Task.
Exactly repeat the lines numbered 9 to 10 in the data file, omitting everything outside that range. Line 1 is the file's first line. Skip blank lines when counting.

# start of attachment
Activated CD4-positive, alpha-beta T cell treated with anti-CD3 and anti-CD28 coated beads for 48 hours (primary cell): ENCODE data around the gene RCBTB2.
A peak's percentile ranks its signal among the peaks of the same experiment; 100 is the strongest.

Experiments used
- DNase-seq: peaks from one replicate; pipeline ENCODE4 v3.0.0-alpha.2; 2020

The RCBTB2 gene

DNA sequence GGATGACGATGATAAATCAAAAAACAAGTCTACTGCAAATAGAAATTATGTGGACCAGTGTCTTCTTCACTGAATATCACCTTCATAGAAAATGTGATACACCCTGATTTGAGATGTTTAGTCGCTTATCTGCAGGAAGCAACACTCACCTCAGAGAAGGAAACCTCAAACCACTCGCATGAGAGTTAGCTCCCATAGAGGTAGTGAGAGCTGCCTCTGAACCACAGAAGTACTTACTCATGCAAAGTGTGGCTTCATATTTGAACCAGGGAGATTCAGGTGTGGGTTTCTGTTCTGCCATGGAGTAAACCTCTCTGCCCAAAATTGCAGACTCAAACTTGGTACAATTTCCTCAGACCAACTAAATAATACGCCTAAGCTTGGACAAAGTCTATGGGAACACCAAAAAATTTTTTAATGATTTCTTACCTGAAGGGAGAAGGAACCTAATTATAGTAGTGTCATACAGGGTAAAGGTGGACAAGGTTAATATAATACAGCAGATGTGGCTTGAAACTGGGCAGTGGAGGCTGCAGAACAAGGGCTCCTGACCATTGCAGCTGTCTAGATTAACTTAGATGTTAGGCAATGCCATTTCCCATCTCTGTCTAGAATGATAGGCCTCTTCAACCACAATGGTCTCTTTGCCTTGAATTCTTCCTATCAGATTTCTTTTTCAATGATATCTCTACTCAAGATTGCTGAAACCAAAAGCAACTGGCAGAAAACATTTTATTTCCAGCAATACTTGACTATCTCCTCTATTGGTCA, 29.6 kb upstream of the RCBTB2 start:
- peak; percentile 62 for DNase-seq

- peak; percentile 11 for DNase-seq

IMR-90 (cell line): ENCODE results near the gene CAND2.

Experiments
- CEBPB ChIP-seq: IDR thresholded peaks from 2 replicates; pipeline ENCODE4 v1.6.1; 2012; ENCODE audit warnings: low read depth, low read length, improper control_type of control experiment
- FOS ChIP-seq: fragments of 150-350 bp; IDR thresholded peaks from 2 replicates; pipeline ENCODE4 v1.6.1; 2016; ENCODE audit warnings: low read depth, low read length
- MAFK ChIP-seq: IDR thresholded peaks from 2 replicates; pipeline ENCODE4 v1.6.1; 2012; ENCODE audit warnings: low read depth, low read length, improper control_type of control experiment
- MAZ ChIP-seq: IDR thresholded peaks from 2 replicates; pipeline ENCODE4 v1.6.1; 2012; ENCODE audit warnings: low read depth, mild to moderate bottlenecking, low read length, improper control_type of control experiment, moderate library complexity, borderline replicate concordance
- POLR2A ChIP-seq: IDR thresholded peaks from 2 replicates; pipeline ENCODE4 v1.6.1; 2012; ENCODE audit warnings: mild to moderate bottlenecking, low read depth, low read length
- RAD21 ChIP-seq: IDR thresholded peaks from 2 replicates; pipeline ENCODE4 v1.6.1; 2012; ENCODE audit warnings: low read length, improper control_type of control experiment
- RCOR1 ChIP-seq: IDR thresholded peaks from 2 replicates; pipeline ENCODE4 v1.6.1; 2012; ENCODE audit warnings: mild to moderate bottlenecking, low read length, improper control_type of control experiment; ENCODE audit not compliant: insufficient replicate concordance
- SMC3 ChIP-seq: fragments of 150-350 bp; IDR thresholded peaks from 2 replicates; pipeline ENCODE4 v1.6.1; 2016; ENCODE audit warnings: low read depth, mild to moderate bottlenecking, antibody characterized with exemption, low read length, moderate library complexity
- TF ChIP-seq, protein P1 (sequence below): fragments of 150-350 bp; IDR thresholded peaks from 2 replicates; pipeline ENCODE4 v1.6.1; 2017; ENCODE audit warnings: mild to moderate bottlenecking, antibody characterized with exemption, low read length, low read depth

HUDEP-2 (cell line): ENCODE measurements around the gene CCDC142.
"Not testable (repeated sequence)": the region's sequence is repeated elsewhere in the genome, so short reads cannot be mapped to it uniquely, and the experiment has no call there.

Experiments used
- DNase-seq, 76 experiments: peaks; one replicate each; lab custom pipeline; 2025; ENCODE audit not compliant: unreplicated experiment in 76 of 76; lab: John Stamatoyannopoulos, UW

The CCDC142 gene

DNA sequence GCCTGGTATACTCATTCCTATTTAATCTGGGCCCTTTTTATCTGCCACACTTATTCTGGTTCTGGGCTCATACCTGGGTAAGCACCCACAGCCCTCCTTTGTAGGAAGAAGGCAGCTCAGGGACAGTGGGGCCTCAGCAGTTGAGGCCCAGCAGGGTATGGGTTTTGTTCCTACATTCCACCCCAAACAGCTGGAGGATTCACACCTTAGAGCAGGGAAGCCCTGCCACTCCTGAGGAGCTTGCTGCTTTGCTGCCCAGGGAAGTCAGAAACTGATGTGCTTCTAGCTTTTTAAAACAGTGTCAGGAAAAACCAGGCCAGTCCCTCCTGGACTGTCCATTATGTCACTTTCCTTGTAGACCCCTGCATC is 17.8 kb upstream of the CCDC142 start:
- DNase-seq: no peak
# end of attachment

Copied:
IMR-90 (cell line): ENCODE results near the gene CAND2.

Experiments